Embracing a new regulatory role with the state
[ By Katherine Nettles ]
As the state of Colorado updates its oil and gas regulations with a more holistic approach to human health and environmental sustainability, it appears Gunnison County regulations will be upheld and in some cases, tightened.
Former Gunnison County commissioner John Messner, who is now a member of the newly re-formed Colorado Oil and Gas Conservation Commission (COGCC), shared updates with Gunnison County commissioners on Tuesday, April 27 on the state’s recent rulemaking efforts. Messner also discussed the authority of local jurisdictions and how the new regulations can protect wildlife corridors and critical habitat for wildlife when considering any new oil and gas applications within the county and beyond.
Messner stepped down from his county commissioner seat last summer to accept a position on the COGCC in Denver as one of five appointed members. Governor Polis signed Senate Bill 181 in 2019, changing the group from a voluntary one to a full-time professional panel, and the COGCC shifted its core mission from fostering oil and gas production in Colorado to regulating it “to protect public health, safety, welfare, the environment and wildlife resources,” effective as of January 2021.
SB 181 also directed the COGCC to undertake several other rulemakings, and these new policies became effective January 15, 2021. Messner spoke first of the COGCC’s commitment to transparency and public engagement. The COGCC is now holding regular public hearings with extensive written and verbal public commentary, and Messner said he believes the online format of such public hearings due to COVID has improved public participation, making the hearings more accessible and convenient to attend. New permitting rules include environmental justice, considering disproportionately impacted communities and alternative location analysis, cumulative impacts, provisions for local governments affected and more. Anyone affected by oil and gas development or production can now request a public hearing before the commission.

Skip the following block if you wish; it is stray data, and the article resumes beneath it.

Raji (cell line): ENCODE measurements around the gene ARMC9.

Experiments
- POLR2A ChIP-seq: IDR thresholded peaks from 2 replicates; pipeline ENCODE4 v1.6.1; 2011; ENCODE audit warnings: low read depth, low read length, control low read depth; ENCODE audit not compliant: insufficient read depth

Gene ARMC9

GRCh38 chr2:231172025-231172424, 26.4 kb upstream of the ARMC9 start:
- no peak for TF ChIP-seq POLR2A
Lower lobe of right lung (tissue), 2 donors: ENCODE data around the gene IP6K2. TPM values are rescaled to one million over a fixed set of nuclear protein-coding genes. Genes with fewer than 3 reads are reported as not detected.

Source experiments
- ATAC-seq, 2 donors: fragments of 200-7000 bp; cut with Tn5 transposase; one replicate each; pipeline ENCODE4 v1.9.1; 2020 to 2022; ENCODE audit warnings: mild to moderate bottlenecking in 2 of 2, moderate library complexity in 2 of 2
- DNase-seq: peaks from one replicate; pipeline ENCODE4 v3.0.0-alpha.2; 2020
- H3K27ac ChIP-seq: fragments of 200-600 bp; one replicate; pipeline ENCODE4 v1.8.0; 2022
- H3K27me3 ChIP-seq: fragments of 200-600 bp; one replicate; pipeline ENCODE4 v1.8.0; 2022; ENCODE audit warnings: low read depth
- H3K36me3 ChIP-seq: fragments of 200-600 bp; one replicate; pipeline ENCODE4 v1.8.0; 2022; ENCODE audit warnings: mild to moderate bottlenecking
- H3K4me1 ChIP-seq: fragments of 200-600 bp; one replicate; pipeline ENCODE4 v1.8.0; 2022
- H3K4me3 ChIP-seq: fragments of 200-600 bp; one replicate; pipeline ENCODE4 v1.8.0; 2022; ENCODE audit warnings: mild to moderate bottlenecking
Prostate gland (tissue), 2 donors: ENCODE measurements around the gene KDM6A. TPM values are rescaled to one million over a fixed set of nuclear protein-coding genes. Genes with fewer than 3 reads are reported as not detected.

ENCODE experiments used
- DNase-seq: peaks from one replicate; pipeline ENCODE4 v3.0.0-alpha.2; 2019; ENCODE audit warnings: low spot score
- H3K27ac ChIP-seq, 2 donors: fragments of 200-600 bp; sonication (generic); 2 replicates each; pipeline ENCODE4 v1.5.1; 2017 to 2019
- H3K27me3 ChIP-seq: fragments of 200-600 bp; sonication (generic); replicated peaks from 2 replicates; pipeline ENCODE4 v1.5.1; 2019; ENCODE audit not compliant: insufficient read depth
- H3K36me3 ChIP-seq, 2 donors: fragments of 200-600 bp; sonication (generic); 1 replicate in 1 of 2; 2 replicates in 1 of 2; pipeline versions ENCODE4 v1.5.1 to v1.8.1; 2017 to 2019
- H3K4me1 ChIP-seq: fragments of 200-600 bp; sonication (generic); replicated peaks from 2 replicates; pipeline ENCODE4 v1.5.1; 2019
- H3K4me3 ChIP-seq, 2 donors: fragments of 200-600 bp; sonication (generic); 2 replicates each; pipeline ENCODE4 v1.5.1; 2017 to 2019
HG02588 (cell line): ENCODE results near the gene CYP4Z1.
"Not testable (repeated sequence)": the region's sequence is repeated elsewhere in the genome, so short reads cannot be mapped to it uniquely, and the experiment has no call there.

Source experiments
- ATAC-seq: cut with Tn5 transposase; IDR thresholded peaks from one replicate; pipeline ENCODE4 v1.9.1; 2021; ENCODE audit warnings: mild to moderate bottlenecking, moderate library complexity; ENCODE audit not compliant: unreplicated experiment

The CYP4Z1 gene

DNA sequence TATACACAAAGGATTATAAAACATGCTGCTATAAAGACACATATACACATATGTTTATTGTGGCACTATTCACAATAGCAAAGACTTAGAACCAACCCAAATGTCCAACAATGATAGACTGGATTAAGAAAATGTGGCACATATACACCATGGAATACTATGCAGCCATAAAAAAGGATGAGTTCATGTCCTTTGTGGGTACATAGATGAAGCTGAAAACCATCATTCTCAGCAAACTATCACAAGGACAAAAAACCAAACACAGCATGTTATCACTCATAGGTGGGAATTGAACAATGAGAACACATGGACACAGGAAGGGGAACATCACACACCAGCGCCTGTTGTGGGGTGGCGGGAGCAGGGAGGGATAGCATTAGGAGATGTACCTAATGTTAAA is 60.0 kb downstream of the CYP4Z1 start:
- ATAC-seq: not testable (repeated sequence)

The new permitting rules have also established comprehensive area plans, which honor local plans and regulations. Commissioner Liz Smith asked what specific rule changes might be of interest to or otherwise impact Gunnison County.
“I think there are certainly some additional protections around wildlife habitats and water resources that all affect operations within Gunnison County,” said Messner. However, he said Gunnison County’s regulations in many ways already cover that. “In a lot of ways that is what the COGCC ultimately adopted.” Messner said the additional authority given to local governments through SB 181, which did not exist when Gunnison County’s regulations were initially developed, now ensures that they will stay strong.
The rulemaking has also ended routine flaring and venting by oil and gas operators, and at commissioner Roland Mason’s prompting, Messner explained that operators are now required to capture natural gas and pipe it for economic use rather than releasing it into the environment.
County commissioner Jonathan Houck asked how new rules offer protections for wildlife such as the Gunnison Sage Grouse, and if they will address habitat fragmentation for the endangered species.
“Is the state specifically looking at that… when there are applications within these critical habitats?” asked Houck.
“With the local authority this bill gives, Gunnison County regulations are still very strong,” reiterated Messner. The new rules moved buffers between well sites and Gunnison Sage Grouse from .6 miles to 1 mile, he added, and critical habitats and wildlife provisions are considered in coordination with both federally protected species and with those listed through the state with Colorado Parks and Wildlife. He added that larger game migration corridors are also considered in any area comprehensive plan. “The underlying focus is always to avoid first, and then minimize and mitigate,” said Messner of wildlife and environmental impacts.
New minimum site setbacks have also been expanded to 2,000 feet and now include schools in addition to homes. As of March 1, operators have to notify COGCC which current well locations and applications they will replace under the new rules, and the COGCC is now able to receive new permit applications as well.
The next step will be for the commission to take up three final rulemakings in 2021, regarding financial assurances, worker safety and permit fees.
“I can’t emphasize enough how much this was a team effort, including Gunnison County, in accomplishing these rulemakings. And I couldn’t be more appreciative of the countless hours of testimony and input… by citizens and stakeholders across the state,” concluded Messner.